pros and cons of Whippet ownership
are wonderful companions. They are "house dogs" and must
have a warm, soft place to rest and sleep - most will prefer your bed.
Is a Whippet right for your family? Each Whippet is an individual, but here are a few general
points to consider:
Medium sized - around 28 - 38 pounds.
Healthy - few health problems in the breed.
Affectionate - the Whippet is a devoted companion
who will want to stay by your side and enjoy snuggling with
you on the sofa.
Active - Whippets enjoy going for walks,
playing catch or frisbee, and participating organized activities
such as lure coursing.
Intelligent - the Whippet is quick to learn
and fairly easy to train in basic obedience.
Easy to groom - short, silky coat; easy to
bathe; nails should be trimmed weekly or bi-weekly (we use
a dremel tool rather than nail clippers).
Moderate shedding and little to no "doggy odor" -
all dogs shed - the Whippet is no exception.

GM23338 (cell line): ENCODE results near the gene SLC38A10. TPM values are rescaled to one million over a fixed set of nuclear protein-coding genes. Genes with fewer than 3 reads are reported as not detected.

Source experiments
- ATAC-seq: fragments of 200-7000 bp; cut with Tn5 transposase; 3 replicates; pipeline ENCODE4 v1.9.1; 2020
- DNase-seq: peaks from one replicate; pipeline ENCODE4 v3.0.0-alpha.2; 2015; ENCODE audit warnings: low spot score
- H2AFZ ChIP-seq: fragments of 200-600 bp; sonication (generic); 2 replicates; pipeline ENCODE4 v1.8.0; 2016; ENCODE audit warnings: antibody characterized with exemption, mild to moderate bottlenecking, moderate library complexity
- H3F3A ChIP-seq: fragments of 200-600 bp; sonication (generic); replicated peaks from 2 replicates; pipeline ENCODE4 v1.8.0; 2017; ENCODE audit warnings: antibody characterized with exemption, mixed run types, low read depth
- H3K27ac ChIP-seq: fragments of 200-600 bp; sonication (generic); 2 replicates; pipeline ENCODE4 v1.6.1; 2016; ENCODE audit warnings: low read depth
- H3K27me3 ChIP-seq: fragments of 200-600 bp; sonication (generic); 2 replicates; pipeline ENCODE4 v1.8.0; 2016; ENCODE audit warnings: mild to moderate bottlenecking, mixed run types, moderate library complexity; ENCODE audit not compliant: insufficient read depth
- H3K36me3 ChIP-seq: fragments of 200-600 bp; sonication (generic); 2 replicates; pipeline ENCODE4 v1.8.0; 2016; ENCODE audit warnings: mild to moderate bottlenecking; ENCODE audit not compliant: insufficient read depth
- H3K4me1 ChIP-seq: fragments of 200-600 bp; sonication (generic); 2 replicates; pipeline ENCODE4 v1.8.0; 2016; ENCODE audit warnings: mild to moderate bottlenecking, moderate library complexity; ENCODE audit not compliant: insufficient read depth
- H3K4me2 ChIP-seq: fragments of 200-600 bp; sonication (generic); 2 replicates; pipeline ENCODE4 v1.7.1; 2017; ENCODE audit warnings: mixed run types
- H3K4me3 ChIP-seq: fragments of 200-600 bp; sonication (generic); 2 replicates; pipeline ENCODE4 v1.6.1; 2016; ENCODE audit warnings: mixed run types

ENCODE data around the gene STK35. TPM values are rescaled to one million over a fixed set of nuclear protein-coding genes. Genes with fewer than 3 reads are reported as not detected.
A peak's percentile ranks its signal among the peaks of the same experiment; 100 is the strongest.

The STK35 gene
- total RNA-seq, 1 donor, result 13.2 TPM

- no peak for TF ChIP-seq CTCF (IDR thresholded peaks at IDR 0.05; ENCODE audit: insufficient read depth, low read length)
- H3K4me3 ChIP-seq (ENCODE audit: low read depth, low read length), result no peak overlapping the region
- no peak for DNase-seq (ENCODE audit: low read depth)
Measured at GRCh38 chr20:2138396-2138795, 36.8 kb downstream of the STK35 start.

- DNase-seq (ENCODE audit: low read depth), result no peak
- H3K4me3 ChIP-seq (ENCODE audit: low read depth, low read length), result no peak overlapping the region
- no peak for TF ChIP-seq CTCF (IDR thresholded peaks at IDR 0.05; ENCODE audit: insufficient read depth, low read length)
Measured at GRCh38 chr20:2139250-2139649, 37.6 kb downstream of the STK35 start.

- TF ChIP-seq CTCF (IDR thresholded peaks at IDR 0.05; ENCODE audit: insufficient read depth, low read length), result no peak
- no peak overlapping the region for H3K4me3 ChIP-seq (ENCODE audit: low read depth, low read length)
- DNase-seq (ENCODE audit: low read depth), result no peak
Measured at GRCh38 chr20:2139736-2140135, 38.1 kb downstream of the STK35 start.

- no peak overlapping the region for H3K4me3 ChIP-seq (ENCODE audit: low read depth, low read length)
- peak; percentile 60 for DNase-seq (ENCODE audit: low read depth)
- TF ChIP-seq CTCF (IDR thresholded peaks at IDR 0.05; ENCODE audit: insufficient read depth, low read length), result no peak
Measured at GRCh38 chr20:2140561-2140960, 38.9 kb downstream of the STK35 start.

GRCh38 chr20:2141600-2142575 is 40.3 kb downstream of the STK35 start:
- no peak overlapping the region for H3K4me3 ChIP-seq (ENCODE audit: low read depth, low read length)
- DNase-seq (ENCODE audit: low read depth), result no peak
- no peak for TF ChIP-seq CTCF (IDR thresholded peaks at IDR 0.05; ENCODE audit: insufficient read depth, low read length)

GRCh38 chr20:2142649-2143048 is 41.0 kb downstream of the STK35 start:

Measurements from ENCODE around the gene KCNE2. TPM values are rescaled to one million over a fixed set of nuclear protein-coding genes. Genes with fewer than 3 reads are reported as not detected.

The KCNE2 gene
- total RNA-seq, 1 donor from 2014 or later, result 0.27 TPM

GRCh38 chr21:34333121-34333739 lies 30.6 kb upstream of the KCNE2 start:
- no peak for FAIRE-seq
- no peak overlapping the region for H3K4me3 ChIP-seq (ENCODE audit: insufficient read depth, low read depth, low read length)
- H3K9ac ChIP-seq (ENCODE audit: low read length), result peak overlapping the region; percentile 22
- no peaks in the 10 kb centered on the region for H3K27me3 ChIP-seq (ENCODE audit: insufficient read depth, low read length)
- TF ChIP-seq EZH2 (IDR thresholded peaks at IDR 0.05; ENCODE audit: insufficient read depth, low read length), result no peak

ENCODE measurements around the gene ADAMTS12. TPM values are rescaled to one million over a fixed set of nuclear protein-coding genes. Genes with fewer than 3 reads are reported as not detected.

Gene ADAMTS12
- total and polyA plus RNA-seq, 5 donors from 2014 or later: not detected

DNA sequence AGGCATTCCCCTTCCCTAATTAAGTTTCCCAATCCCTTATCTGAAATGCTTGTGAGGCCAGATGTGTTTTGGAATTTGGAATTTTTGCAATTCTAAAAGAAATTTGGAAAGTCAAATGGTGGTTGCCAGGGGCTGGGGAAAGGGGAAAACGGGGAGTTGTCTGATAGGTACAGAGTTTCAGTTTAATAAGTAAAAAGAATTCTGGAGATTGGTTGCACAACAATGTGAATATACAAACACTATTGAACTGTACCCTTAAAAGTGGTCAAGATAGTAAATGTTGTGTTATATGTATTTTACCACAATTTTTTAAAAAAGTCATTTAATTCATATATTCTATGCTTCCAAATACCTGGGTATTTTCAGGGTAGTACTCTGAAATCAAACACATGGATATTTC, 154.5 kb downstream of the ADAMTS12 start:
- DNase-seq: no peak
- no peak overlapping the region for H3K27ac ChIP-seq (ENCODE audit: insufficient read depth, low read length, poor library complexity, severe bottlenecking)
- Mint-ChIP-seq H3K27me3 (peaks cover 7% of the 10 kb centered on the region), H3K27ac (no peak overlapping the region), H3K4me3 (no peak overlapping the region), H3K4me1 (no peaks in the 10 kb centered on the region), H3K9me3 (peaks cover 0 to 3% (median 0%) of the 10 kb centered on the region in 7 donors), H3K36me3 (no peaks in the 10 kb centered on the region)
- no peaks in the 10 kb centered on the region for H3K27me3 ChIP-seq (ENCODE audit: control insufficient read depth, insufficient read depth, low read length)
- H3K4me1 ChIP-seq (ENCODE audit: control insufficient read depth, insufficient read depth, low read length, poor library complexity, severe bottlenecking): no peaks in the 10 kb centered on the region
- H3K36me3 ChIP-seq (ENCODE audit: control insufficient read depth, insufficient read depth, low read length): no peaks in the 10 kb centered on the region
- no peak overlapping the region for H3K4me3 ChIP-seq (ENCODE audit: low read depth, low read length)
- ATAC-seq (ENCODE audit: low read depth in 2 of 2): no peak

Active - puppies and young adults are very
active and must have several full-out exercise periods every
day, including running in a safely fenced yard, to maintain their physical and mental well-being.
Destructive - many puppies and young adults
will chew and destroy household items if allowed free rein
of your home. Fortunately, most Whippets grow out of this
behavior, but until then, "puppy-proofing" is a must.
Easily bored - Like many dogs, some Whippets
can be unhappy and bored if left alone for ten-hour workdays
(with a noon-time break, of course). A dog isolated for long
hours may bark and become distressed. This behavior may be
avoided by adding another Whippet or other pet to the family.
Two pets may be content in each other's company during work-time
Strong chase instinct - most Whippets have
strong prey drive (not surprising considering what they were
bred to do) and will chase, and sometimes capture and kill,
rabbits, squirrels, chipmunks, and other animals, if allowed the
opportunity. Whippets may live peacefully with small pets,
including cats, if raised with them from puppyhood.
Thin-skinned - no, I don't mean "emotionally sensitive." The
Whippet is a high-speed runner, and that short, silky coat offers little protection
from scrapes or abrasions from things like a loose fence wire or dry brushwood. A small skin tear may require a trip to the vet for sutures.
Independent - the Whippet is intelligent and may choose to be
obedient when he feels like it! Most Whippets, even those who are trained in basic
obedience, should not be
off-lead (see above on chase instinct).